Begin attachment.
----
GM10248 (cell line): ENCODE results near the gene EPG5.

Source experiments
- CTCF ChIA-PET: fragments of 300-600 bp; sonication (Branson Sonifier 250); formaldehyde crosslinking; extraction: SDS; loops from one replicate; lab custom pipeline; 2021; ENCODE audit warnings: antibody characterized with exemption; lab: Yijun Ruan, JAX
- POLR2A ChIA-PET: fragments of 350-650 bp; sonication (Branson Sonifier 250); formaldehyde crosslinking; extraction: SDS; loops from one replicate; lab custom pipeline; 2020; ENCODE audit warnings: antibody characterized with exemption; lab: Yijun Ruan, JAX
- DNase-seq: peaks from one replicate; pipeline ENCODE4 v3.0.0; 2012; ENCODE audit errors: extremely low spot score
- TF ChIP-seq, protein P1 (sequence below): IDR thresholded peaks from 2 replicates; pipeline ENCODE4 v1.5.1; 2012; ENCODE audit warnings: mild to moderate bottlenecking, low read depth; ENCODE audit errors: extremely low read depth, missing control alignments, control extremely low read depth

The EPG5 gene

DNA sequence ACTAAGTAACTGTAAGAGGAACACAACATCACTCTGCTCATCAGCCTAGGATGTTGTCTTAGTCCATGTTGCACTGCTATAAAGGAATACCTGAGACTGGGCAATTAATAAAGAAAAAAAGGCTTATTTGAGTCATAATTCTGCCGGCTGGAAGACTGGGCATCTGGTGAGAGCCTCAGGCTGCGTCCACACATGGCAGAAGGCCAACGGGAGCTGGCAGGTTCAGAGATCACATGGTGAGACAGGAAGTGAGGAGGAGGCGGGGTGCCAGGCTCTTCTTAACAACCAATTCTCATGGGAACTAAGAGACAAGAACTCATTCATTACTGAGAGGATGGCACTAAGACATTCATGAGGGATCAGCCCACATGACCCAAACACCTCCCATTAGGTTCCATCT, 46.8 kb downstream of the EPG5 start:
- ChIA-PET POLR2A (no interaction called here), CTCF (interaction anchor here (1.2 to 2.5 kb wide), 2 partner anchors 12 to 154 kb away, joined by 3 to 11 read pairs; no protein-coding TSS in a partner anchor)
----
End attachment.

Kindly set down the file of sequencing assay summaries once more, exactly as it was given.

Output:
GM10248 (cell line): ENCODE results near the gene EPG5.

Source experiments
- CTCF ChIA-PET: fragments of 300-600 bp; sonication (Branson Sonifier 250); formaldehyde crosslinking; extraction: SDS; loops from one replicate; lab custom pipeline; 2021; ENCODE audit warnings: antibody characterized with exemption; lab: Yijun Ruan, JAX
- POLR2A ChIA-PET: fragments of 350-650 bp; sonication (Branson Sonifier 250); formaldehyde crosslinking; extraction: SDS; loops from one replicate; lab custom pipeline; 2020; ENCODE audit warnings: antibody characterized with exemption; lab: Yijun Ruan, JAX
- DNase-seq: peaks from one replicate; pipeline ENCODE4 v3.0.0; 2012; ENCODE audit errors: extremely low spot score
- TF ChIP-seq, protein P1 (sequence below): IDR thresholded peaks from 2 replicates; pipeline ENCODE4 v1.5.1; 2012; ENCODE audit warnings: mild to moderate bottlenecking, low read depth; ENCODE audit errors: extremely low read depth, missing control alignments, control extremely low read depth

The EPG5 gene

DNA sequence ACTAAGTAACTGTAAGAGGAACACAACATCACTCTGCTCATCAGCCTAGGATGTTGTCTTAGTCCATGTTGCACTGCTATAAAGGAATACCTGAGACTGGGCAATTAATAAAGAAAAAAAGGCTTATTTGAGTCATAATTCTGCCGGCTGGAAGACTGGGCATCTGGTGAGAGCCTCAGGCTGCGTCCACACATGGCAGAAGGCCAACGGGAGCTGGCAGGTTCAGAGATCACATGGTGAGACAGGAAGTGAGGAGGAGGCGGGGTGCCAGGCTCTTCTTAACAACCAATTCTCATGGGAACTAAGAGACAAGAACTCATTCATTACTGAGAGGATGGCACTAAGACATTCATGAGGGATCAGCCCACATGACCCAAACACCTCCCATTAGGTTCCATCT, 46.8 kb downstream of the EPG5 start:
- ChIA-PET POLR2A (no interaction called here), CTCF (interaction anchor here (1.2 to 2.5 kb wide), 2 partner anchors 12 to 154 kb away, joined by 3 to 11 read pairs; no protein-coding TSS in a partner anchor)